I meet James on a cool August night at my friend’s house party in San Jose. Initially I’m intrigued by him—after all, he’s dressed decently in a navy sweater and seems chill in demeanor. Admittedly, this is also before any alcohol has made its rounds.
“I don’t think I’ve ever met you before. I’m Irene,” I say, proffering my hand.
“James.” We shake hands.
“Are you from the area?”
“Nah, I’m from New York.”
“Ah,” I reply, teasingly. I lean back as if he’s got some sort of contagious disease, just for effect. “You’re one of those.”
He laughs, looking somewhat surprised. “Yes, indeed I am.”
“What’re you doing in the Bay then?” I continue.
He laughs again, this time more expectantly. “Finance.”
“You’re one of those, too?”
For some reason, James takes to my snarkiness. Before I explore the option, though, I ask him about academia, just in case.
“Oh. I went to school in Massachussetts.”
“Yeah? Where’d you go?” I prod.
He hesitates. “Err, Harvard.”
“Smooth,” our mutual friend Bernie cuts in. He turns to me. “Homie’s trying to downplay his Harvard cred.”
“Yeah, whatever,” James says, waving Bernie away.
This’ll be a fun night, I think, laughing at them.
A few vodka shots later, James and I are flirting and dancing, and I’m having good mindless fun. I have an epiphany that the reason I like alcohol so much is because I can lose myself in the moment and quench my usual tendency to think too much. I stop thinking about it. In fact, I’m so wrapped up in my heady oblivion that I don’t notice that James is aggressively blocking off every other male specimen even remotely considering coming up to me to even say hello. I find out later from the host that his tactics include mad dogging, physical blocking, and even the occasional shove.
Around the middle of the night, the crowd decides the best way to honor the host of the night is to hurl him into the pool. Joe is a portly guy, and the water greets him with a splash more resounding than the gasps and cheers of the crowd around us. Luckily, Joe has anticipated this, and it’s only his T-shirt and a pair of basketball shorts he has to change out of.
All the same, I eye the water warily. “I bet that water’s super cold,” I say, shivering a little just at the thought of being submerged in the pool in this weather.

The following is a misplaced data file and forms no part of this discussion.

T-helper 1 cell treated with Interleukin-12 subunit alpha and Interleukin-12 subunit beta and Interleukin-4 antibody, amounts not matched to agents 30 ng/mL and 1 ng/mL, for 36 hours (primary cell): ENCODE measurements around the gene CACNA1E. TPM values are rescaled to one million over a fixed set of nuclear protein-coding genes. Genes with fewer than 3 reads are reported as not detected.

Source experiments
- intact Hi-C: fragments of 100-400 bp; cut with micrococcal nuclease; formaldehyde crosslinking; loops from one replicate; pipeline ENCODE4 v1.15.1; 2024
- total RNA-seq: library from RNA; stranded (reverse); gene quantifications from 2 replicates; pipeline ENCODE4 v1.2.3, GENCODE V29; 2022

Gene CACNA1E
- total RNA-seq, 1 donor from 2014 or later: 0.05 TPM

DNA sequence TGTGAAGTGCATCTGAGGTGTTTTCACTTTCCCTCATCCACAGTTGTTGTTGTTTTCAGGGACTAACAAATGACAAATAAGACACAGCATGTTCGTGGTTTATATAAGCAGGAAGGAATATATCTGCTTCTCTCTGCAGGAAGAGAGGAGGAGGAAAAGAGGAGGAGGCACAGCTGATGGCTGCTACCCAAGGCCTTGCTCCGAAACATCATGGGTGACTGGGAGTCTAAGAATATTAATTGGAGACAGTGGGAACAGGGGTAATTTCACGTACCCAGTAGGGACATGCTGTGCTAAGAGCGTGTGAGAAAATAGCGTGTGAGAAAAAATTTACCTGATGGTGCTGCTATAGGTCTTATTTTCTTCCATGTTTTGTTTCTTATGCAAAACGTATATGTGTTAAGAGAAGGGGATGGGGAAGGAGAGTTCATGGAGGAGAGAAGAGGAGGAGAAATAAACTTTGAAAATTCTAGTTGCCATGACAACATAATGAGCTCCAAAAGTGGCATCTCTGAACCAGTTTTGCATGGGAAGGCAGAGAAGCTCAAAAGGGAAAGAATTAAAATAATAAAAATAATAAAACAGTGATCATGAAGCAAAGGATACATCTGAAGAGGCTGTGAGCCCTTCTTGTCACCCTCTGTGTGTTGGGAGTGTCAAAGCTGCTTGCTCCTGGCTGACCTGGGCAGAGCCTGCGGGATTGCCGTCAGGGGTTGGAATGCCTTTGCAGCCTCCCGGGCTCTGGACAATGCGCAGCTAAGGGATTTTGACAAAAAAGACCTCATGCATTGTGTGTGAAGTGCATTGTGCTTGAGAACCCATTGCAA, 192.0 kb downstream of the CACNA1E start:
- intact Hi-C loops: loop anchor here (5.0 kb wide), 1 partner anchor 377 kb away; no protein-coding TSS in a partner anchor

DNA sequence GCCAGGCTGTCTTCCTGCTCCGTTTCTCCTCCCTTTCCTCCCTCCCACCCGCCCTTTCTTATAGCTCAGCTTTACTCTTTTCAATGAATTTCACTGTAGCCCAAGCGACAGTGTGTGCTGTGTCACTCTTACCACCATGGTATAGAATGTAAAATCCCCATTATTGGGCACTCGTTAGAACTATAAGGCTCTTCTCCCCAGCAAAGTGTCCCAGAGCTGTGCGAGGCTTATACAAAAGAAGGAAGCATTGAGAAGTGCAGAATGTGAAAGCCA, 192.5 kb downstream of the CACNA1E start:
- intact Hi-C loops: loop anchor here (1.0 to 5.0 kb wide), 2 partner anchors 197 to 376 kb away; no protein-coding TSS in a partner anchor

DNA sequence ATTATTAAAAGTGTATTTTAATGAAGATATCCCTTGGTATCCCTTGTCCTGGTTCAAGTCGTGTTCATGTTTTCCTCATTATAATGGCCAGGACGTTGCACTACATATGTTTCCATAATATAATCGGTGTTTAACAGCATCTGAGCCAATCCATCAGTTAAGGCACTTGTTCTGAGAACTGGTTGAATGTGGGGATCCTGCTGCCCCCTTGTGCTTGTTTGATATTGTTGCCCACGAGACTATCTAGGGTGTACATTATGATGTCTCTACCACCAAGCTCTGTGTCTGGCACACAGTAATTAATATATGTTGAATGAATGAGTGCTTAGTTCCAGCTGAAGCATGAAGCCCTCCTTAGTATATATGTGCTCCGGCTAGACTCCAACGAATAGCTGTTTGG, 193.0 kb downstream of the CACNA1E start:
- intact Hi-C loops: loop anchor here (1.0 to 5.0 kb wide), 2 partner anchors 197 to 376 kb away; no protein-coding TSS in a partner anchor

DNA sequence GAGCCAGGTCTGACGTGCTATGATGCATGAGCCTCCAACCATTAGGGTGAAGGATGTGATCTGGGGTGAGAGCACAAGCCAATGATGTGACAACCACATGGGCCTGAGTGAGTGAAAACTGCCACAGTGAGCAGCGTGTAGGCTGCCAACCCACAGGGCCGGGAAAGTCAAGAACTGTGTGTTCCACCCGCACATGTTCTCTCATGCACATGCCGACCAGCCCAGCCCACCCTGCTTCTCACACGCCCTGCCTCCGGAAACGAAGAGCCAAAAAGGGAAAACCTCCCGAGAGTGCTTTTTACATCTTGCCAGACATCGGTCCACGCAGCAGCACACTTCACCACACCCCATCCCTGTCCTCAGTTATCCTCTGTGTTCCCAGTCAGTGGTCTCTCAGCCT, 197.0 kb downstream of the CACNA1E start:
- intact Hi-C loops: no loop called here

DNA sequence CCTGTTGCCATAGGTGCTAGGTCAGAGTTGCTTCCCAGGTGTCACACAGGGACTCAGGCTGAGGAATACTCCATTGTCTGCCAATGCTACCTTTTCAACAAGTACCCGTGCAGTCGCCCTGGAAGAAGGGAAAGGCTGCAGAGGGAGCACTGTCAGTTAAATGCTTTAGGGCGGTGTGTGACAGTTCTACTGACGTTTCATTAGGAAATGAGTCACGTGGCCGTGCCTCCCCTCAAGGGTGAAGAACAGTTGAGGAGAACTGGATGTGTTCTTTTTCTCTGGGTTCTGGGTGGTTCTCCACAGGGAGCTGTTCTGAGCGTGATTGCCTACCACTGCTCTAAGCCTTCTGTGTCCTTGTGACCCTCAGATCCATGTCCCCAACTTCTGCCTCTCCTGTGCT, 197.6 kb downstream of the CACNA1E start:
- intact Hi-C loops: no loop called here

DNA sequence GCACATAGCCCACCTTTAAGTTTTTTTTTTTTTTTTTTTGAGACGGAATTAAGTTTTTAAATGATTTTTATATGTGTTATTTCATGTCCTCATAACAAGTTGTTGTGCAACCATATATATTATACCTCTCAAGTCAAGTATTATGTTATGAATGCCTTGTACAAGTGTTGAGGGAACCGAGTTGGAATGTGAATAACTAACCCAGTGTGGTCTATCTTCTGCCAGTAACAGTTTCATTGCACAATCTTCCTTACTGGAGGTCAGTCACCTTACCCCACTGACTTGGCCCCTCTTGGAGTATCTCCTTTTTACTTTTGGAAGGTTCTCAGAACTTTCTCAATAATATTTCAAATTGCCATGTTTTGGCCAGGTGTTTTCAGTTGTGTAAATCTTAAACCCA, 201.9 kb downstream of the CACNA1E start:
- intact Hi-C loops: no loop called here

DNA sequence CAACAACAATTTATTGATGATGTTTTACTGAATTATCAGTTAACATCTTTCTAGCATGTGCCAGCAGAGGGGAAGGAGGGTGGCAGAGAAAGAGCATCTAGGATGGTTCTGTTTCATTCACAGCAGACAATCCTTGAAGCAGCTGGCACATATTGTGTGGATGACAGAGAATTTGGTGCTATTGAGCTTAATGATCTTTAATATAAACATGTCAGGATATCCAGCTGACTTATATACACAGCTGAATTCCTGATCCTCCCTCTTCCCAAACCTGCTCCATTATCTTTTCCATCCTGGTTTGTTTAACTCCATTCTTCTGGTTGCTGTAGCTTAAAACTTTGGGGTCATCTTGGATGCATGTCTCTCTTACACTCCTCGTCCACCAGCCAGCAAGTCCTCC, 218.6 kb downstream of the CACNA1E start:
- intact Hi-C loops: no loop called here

“Ah, I bet it’s not that bad,” James says smugly. “It’s a nice night.”
“Yeah, should we throw you in there?” I tease, turning around toward him and pointing over my shoulder toward the water.
“Looks like you want to test it out,” he responds, grinning.
I’m about to roll my eyes and object when suddenly, I feel myself being lifted off the ground. Before I can even say “Don’t you dare,” I’m airborne. The moment rolls in slow motion, and my stomach does a sickening lurch as I feel myself falling involuntarily and out of control. Seconds later, my body breaks the pool’s surface with a loud splash, and water rushes up my nose.
I gain my footing and stand hacking up water, soaked hair plastered to my face. I remember a second later that I’m still fully clothed, and my heart sinks as I feel the clammy clutch of silky blouse and cotton pants on my skin. I lift my arms and gape at my ruined outfit. I wonder if my mascara is running down my face yet and hope, defeated, to decide to rely on DiorShow’s waterproof marketing plug.
The crowd is laughing, and I resist the urge to fling water at all of them. Instead, I scrounge up as much dignity as I can and, smiling, calmly make my way over to the side of the pool. Grabbing onto the side of the pool, I make two mini jumps then lift myself up over the edge.
Just as I rest my knee on dry ground, James kneels down to meet my gaze.
“You sure you’re done swimming already?” he says. He lifts a finger up and presses it against my shoulder.
“You better not,” I start, but I’m already falling backwards into the water again. “What the fuck,” I exclaim, trying to stand up, slipping along the sudden decline of the pool floor into the deep end, then treading water back up to the surface. My vision is obstructed by water and hair all over again.
“How’s the water?” James asks.
“Shut up,” I say, this time wading over to the stairs. I gingerly step out of the pool and start walking toward the house.
At this moment, Tom, one of Joe’s friends, decides it’s high time for him to try his hand at tossing me into the deep end. For the third time in a row, I’m swept off my feet and waterbound.